After much lobbying by activists and rights groups, the 'or' terminology was added in both the Constitution and the Act to ensure 'equality' amongst men and women to pass on their citizenship—thereby ensuring citizenship can be passed on to those whose mother or father was a citizen of Nepal at the time of his/her birth. However, this clause is succeeded by a provision stating that it would not be applicable to Nepali female citizens married to a foreigner. Further, while the Constitution under Article 11(5) states that a person whose mother is a Nepali citizen but the father is not identified will be provided with citizenship by descent, there is no corresponding provision in the Citizenship Act concerning this clause creating confusion for state authorities to actively implement the constitutional provision. Article 11(7) of the Constitution provides that a person whose mother is Nepali and father is a foreigner is to be provided with naturalised citizenship provided they have permanently resided in Nepal and do not hold a citizenship of another country.
These constitutional and legal provisions are a reflection of the patriarchal and paternalistic societal order that Nepal still is; it is severely impacting the lives of Nepali women and their children. Constant arguments in favour of the Citizenship Act 2006 from elected parliamentarians citing issues of national security with paternalistic and xenophobic undertones have regularly made headlines in recent years. Government officials are still hesitant to provide citizenship to children of unmarried women despite many progressive judgements from the judiciary that recognise this right. Furthermore, naturalised citizenship to children of unmarried women whose fathers are foreigners lies at the discretion of the state.
Unlike citizenship by descent, naturalised citizenship is not a right and depends on the prerogative of the state officials handling the applications to provide it. The law puts the power to confer citizenship to children of Nepali men without reservations unlike the situation for Nepali women—thus making Nepal one of the 53 countries with discriminatory nationality laws. Among the millions affected, the lack of corresponding provisions in the legislation concerning the rights of Nepali women to pass on citizenship to children when the child’s biological father is not identified is also creating immense legal battles for children born in cases of rape, sexual exploitation or those whose biological fathers refuse to acknowledge them.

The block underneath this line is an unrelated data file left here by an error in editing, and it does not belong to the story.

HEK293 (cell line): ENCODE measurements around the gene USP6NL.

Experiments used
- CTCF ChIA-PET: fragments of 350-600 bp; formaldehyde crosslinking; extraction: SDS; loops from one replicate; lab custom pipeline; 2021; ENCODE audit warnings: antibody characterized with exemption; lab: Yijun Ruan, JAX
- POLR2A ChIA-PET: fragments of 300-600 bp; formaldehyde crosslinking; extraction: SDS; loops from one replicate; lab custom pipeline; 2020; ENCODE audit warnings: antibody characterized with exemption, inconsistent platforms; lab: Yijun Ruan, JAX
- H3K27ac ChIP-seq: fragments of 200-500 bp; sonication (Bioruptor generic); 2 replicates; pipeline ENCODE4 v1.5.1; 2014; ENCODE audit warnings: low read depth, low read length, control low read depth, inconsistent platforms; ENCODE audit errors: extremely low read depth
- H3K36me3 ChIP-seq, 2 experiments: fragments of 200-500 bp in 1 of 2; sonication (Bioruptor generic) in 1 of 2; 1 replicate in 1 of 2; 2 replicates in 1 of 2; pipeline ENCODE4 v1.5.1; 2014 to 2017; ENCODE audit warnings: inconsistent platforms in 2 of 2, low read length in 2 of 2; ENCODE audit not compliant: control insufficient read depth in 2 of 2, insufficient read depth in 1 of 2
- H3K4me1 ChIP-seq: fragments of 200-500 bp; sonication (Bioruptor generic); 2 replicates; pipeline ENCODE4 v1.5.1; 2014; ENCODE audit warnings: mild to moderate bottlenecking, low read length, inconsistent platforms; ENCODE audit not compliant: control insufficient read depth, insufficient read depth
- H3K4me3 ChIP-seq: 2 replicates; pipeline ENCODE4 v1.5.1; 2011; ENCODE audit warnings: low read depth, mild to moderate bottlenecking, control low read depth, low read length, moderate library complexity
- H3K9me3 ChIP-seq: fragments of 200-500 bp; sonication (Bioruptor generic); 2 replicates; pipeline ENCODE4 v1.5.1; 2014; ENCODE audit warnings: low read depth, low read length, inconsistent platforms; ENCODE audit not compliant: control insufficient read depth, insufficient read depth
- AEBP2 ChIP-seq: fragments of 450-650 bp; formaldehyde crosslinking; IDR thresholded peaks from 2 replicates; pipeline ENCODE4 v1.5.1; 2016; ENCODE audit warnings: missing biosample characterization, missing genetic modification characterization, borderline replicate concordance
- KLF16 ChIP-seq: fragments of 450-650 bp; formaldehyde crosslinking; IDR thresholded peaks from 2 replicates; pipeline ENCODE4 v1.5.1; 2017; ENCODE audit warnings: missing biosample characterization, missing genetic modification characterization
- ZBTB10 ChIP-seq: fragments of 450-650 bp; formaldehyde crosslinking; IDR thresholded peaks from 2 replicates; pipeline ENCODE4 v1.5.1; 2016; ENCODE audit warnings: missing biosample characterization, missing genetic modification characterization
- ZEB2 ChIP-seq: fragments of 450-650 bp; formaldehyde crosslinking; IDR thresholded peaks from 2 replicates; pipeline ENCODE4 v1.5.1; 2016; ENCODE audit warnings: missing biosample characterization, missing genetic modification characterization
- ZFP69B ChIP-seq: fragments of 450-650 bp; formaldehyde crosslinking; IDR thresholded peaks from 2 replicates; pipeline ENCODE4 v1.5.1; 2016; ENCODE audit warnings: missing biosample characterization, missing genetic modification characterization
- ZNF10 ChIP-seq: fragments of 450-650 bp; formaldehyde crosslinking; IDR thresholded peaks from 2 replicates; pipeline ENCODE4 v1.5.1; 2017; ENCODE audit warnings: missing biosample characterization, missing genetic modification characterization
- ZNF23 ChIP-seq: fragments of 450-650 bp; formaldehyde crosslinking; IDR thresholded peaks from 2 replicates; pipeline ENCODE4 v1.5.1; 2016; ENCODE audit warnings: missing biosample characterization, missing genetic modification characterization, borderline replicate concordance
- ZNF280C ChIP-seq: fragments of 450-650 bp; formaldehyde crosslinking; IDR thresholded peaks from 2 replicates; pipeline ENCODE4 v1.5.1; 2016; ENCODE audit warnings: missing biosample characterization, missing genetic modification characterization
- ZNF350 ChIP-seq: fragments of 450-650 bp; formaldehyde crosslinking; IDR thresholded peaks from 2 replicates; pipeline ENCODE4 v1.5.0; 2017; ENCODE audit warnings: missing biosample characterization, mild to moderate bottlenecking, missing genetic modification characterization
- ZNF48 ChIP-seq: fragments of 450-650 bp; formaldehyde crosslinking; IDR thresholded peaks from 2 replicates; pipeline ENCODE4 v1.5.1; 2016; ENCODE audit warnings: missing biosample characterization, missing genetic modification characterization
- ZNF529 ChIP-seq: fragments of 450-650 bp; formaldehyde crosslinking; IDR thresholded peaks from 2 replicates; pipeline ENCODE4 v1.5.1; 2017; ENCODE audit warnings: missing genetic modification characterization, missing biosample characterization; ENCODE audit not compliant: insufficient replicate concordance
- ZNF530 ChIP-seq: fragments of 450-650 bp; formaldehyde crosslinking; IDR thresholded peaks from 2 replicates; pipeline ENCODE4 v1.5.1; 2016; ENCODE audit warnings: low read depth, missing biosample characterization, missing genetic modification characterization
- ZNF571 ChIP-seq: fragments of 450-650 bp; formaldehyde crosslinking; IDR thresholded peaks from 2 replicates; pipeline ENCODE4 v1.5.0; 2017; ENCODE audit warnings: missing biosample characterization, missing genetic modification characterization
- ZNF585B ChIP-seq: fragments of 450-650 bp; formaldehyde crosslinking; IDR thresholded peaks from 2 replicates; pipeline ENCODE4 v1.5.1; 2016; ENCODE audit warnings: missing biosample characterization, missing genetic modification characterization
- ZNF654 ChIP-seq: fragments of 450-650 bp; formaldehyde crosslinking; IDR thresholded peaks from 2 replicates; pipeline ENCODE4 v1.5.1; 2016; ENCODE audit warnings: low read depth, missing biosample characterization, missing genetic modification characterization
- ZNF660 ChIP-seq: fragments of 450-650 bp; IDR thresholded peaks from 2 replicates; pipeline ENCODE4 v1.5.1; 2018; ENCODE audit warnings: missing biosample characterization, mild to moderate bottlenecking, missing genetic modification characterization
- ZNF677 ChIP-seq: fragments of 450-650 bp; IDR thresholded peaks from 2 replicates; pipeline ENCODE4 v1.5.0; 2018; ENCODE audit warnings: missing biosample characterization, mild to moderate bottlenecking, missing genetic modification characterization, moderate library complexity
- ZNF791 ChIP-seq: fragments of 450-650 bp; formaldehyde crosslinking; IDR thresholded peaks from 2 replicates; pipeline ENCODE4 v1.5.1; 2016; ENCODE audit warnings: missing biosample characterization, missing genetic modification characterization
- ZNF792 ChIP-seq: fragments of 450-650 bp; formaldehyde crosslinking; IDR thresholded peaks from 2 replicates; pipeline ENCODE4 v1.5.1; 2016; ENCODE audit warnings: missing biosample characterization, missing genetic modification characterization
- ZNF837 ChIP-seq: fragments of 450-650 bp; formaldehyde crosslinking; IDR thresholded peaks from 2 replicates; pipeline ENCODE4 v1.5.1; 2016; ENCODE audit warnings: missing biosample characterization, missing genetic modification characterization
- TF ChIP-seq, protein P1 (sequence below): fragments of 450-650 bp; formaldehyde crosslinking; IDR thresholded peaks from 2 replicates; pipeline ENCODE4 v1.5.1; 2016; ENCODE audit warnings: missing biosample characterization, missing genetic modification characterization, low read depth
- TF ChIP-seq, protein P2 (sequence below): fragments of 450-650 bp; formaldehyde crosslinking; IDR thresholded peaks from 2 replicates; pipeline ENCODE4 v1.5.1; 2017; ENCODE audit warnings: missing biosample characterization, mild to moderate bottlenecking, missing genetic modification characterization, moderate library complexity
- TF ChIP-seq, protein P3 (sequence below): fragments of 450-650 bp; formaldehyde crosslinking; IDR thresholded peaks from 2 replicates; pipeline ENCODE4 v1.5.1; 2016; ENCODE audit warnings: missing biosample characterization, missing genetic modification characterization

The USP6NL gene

Notwithstanding the persistent advocacy by women’s rights organisations and those directly affected, Nepal is still lagging far behind international human rights standards concerning the basic right to a nationality. Despite ratification of important international human rights treaties and conventions which clearly set out the state’s obligations to ensure equality in this area, such as the Convention on the Elimination of all Forms of Discrimination Against Women and Convention on the Rights of the Child, failure to adhere to international standards as well as enact the provisions concerning equal nationality rights is a constant reminder of women’s unequal position in the Nepali society.
It is thus important for lawmakers in Nepal to show urgency to remove this discriminatory provision as it has impacted and is impacting the lives of more than half of its population. Any calls for gender equality will be hollow without ensuring equality for Nepali women in the passing of citizenship to their children.